• From a risk reward perspective – it is higher risk and that’s why the prospective returns are so much higher. But here, those risks are very transparent and well explained.

• It’s very well regulated and within a safe country that takes its regulations very seriously. To learn more about this and how the market has evolved through years to get to this point – click here.

• In order to offer an investment to clients, issuers have to be accepted by an Exempt Market Dealer. The EMD conducts a rigorous diligence process on the issuer to ensure they are a strong company with a sound plan and a great likelihood of success.

• Coming out of the downturn, there have been fewer investment dollars and therefore fewer issuers available offering private investments. In general, the ones that are available are top quality and, while there are always exceptions, they are the issuers that investors want to work with because of their experience, their track record, and their results.

• Issuers that I have offered in the past that have paid out their investors have averaged 8-10% annual return over the life of the investment.

• I am here for you. I’ve worked in the private investment markets for 12+ years – I will make sure you understand everything there is to know about private investing and then help you decide if it is the right fit for you.

But is it Guaranteed?

So with all of these benefits – there must be some guarantee of success right?

NO!

There is absolutely no guarantee. It is a higher risk market and even with all of these safeguards, things can and do go wrong and investors can definitely lose money. It’s important to discuss all of this in the beginning to ensure that private investing is a good fit and also ensure you allocate the proper amount here.

On the other side of the coin though (and the reason investors continue to invest in the private markets), if you are well diversified across a few quality issuers, there is excellent opportunity for you to achieve the returns you are searching for. When we meet in the future, we’ll look at issuer results to date which will help to illustrate all of this for you.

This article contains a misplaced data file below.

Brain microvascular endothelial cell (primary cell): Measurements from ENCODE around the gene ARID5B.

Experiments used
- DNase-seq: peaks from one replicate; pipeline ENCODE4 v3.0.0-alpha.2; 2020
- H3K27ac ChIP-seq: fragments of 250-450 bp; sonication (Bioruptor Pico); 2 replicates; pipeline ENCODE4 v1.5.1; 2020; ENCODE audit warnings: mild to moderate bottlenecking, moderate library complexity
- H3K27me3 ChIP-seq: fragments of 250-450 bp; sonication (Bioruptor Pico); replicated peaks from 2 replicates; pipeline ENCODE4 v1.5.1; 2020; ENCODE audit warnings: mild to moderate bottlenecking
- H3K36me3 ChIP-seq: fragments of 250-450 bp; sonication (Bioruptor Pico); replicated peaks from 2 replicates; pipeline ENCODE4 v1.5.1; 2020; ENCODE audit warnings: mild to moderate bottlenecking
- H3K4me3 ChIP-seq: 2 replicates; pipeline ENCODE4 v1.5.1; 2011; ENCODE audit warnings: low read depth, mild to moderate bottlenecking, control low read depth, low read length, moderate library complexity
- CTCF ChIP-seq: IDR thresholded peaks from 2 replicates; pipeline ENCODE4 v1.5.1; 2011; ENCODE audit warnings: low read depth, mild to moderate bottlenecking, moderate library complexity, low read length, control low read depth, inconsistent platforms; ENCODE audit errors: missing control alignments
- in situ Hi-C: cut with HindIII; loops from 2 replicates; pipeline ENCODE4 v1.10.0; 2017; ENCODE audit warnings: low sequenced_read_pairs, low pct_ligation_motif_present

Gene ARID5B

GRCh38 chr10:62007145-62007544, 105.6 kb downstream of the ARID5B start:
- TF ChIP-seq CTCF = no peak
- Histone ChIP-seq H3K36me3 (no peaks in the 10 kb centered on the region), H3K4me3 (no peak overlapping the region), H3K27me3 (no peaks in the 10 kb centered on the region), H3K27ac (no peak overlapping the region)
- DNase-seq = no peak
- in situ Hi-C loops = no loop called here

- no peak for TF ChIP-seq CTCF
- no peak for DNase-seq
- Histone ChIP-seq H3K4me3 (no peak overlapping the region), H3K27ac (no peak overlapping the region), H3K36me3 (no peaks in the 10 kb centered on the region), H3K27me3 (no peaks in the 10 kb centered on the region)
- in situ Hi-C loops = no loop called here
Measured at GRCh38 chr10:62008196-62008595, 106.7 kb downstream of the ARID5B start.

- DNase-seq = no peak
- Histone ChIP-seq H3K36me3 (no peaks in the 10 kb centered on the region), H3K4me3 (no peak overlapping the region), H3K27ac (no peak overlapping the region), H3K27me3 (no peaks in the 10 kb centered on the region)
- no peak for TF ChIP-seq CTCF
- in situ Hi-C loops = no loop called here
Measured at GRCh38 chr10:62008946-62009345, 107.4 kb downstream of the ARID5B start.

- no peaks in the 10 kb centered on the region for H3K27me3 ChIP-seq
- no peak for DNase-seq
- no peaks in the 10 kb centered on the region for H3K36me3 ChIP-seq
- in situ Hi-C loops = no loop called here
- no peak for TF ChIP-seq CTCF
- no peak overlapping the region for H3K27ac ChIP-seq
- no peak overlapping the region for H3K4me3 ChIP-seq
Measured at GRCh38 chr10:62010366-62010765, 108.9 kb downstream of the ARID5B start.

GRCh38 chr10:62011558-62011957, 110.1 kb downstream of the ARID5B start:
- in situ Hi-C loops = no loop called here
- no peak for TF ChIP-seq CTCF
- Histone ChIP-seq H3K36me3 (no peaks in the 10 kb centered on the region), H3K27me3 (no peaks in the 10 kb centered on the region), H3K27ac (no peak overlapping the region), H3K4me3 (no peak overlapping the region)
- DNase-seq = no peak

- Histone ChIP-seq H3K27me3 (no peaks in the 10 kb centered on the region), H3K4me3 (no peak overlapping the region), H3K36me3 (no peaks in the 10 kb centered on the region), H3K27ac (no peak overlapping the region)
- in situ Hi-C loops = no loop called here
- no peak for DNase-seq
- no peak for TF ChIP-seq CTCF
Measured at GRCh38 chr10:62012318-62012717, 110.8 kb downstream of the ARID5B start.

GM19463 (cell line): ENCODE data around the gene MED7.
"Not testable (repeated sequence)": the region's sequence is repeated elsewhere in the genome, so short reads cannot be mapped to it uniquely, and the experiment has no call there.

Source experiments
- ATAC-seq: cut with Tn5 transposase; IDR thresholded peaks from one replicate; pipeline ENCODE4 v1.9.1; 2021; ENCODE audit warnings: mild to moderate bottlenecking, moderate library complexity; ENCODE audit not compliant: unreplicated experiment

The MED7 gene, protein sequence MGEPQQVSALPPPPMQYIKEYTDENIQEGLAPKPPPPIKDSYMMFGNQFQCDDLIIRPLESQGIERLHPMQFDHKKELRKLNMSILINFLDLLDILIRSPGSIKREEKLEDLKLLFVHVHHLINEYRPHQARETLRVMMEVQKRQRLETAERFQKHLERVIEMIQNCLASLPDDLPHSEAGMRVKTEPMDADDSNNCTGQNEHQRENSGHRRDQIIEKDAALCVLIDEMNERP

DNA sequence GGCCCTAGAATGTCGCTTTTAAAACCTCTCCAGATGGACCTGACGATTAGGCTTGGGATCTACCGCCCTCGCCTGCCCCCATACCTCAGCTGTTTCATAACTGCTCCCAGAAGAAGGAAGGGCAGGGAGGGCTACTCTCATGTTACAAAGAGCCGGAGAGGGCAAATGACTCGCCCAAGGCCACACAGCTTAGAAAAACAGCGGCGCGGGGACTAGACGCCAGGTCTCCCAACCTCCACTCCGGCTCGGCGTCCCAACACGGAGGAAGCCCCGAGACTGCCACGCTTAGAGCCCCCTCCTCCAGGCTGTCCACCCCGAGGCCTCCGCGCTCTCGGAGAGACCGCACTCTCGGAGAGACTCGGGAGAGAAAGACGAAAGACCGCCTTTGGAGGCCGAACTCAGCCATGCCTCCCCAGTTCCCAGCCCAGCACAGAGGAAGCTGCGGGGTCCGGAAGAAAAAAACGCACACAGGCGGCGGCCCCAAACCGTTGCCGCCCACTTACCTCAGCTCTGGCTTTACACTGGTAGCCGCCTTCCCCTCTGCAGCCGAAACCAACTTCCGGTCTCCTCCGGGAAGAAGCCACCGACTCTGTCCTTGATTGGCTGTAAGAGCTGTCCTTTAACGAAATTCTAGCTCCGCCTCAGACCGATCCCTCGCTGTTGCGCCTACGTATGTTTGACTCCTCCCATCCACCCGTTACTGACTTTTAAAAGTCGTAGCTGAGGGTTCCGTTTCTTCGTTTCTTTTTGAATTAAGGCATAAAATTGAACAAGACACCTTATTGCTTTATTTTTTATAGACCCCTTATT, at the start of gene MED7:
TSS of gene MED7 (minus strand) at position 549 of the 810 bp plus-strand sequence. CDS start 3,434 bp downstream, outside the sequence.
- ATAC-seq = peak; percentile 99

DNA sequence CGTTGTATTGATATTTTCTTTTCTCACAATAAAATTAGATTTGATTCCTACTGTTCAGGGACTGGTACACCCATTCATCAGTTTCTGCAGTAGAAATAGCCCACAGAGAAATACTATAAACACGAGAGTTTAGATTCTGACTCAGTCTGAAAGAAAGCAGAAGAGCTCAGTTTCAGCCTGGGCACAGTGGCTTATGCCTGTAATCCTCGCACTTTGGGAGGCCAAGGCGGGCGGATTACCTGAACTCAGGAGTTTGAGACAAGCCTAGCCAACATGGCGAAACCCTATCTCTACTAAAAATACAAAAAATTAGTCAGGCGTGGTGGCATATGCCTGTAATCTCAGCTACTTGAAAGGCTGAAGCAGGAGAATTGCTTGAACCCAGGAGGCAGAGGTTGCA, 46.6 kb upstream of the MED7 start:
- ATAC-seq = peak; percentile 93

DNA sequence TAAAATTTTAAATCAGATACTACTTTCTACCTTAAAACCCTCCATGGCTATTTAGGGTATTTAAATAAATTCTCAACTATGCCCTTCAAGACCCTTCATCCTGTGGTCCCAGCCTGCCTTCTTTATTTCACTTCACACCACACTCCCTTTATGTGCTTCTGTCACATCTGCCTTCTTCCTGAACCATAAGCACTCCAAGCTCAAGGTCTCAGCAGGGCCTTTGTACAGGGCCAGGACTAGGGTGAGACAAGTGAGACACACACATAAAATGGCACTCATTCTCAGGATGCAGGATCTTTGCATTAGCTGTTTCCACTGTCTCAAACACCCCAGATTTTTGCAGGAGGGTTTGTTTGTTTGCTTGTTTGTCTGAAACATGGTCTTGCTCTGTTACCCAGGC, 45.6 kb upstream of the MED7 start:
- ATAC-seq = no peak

There you have it. There are a lot of options out there to try and make higher returns on your investment but if you are looking for one of the most regulated, easiest to understand and safest (in a high risk space) places, along with a Dealing Rep that will help you every step of the way – you should definitely consider Canada’s private capital markets.

Shannon Pineau
Exempt Market Dealing Rep
E: shannon@whitehaven.ca C: 403-872-4010 TF: 1-855-872-4010

Facebook Twitter LinkedIn Instagram

shannonpineau.com

 

Wondering what’s available for private investment opportunities?  Here is a current list.

Looking for private Portfolio Management options?  I can help.

Would you like to contact me to learn more?  Please do!

A sign that says private

Why Haven’t I Heard of the Exempt Market Before?

Private investor adjusting his tie

The Exempt Market (also known as the private or alternative market) has been around for centuries as people have always raised private capital to fund their developments.

Prior to the 2000’s though, this market was generally only known to the very wealthy and not available to average investors.

 

Common Exemptions Used in the Past

At that time, companies that didn’t want to complete a full prospectus in order to raise capital used an exemption from prospectus. Some examples include:

– Raising money from only friends and family

– Having a $150,000 minimum investment amount or